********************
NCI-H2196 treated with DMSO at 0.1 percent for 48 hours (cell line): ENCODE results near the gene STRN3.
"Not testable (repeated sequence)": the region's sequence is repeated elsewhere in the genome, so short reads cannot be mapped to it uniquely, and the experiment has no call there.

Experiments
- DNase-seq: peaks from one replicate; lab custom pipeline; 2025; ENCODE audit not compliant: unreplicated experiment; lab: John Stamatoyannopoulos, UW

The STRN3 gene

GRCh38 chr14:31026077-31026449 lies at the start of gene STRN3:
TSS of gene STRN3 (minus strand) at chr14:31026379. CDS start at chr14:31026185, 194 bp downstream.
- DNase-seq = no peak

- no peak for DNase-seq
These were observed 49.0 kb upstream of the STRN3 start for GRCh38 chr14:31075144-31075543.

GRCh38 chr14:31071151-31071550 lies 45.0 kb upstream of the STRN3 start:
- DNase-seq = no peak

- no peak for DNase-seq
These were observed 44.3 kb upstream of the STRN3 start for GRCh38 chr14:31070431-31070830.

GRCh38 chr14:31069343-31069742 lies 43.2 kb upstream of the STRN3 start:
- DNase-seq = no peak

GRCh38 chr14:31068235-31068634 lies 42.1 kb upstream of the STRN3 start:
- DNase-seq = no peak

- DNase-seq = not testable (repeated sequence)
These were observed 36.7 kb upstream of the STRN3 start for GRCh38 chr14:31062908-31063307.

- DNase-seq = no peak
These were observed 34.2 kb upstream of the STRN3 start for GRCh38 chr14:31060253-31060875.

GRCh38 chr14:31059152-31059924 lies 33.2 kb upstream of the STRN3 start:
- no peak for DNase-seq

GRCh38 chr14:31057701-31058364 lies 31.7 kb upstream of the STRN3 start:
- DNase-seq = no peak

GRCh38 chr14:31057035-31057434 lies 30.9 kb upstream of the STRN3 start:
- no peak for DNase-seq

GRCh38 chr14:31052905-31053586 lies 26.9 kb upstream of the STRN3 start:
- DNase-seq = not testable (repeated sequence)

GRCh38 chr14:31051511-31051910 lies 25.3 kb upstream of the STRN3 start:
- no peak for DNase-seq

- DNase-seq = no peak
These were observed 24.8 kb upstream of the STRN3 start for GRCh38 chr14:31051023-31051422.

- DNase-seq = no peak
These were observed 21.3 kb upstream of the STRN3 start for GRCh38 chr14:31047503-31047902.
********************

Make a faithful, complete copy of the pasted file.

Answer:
NCI-H2196 treated with DMSO at 0.1 percent for 48 hours (cell line): ENCODE results near the gene STRN3.
"Not testable (repeated sequence)": the region's sequence is repeated elsewhere in the genome, so short reads cannot be mapped to it uniquely, and the experiment has no call there.

Experiments
- DNase-seq: peaks from one replicate; lab custom pipeline; 2025; ENCODE audit not compliant: unreplicated experiment; lab: John Stamatoyannopoulos, UW

The STRN3 gene

GRCh38 chr14:31026077-31026449 lies at the start of gene STRN3:
TSS of gene STRN3 (minus strand) at chr14:31026379. CDS start at chr14:31026185, 194 bp downstream.
- DNase-seq = no peak

- no peak for DNase-seq
These were observed 49.0 kb upstream of the STRN3 start for GRCh38 chr14:31075144-31075543.

GRCh38 chr14:31071151-31071550 lies 45.0 kb upstream of the STRN3 start:
- DNase-seq = no peak

- no peak for DNase-seq
These were observed 44.3 kb upstream of the STRN3 start for GRCh38 chr14:31070431-31070830.

GRCh38 chr14:31069343-31069742 lies 43.2 kb upstream of the STRN3 start:
- DNase-seq = no peak

GRCh38 chr14:31068235-31068634 lies 42.1 kb upstream of the STRN3 start:
- DNase-seq = no peak

- DNase-seq = not testable (repeated sequence)
These were observed 36.7 kb upstream of the STRN3 start for GRCh38 chr14:31062908-31063307.

- DNase-seq = no peak
These were observed 34.2 kb upstream of the STRN3 start for GRCh38 chr14:31060253-31060875.

GRCh38 chr14:31059152-31059924 lies 33.2 kb upstream of the STRN3 start:
- no peak for DNase-seq

GRCh38 chr14:31057701-31058364 lies 31.7 kb upstream of the STRN3 start:
- DNase-seq = no peak

GRCh38 chr14:31057035-31057434 lies 30.9 kb upstream of the STRN3 start:
- no peak for DNase-seq

GRCh38 chr14:31052905-31053586 lies 26.9 kb upstream of the STRN3 start:
- DNase-seq = not testable (repeated sequence)

GRCh38 chr14:31051511-31051910 lies 25.3 kb upstream of the STRN3 start:
- no peak for DNase-seq

- DNase-seq = no peak
These were observed 24.8 kb upstream of the STRN3 start for GRCh38 chr14:31051023-31051422.

- DNase-seq = no peak
These were observed 21.3 kb upstream of the STRN3 start for GRCh38 chr14:31047503-31047902.